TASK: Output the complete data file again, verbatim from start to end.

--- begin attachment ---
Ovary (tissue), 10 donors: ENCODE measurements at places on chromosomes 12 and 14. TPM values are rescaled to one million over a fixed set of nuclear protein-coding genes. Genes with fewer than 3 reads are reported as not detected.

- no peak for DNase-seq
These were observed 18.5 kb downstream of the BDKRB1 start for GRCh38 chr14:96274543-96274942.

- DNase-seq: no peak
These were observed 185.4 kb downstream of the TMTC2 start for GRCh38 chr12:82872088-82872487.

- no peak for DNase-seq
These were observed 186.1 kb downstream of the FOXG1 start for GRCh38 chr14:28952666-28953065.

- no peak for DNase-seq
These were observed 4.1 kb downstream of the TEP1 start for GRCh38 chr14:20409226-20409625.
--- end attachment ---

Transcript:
Ovary (tissue), 10 donors: ENCODE measurements at places on chromosomes 12 and 14. TPM values are rescaled to one million over a fixed set of nuclear protein-coding genes. Genes with fewer than 3 reads are reported as not detected.

- no peak for DNase-seq
These were observed 18.5 kb downstream of the BDKRB1 start for GRCh38 chr14:96274543-96274942.

- DNase-seq: no peak
These were observed 185.4 kb downstream of the TMTC2 start for GRCh38 chr12:82872088-82872487.

- no peak for DNase-seq
These were observed 186.1 kb downstream of the FOXG1 start for GRCh38 chr14:28952666-28953065.

- no peak for DNase-seq
These were observed 4.1 kb downstream of the TEP1 start for GRCh38 chr14:20409226-20409625.